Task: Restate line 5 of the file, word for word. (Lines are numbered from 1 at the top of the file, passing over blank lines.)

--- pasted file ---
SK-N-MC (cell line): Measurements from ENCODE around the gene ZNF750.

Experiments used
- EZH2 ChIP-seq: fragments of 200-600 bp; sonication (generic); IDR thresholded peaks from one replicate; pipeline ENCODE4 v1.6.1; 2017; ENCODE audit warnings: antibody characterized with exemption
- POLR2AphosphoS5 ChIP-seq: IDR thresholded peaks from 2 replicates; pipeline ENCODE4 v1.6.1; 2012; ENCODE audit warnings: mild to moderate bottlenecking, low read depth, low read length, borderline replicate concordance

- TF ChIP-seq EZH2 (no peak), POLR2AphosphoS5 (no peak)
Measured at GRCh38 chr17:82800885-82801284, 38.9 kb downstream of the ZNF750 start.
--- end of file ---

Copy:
- TF ChIP-seq EZH2 (no peak), POLR2AphosphoS5 (no peak)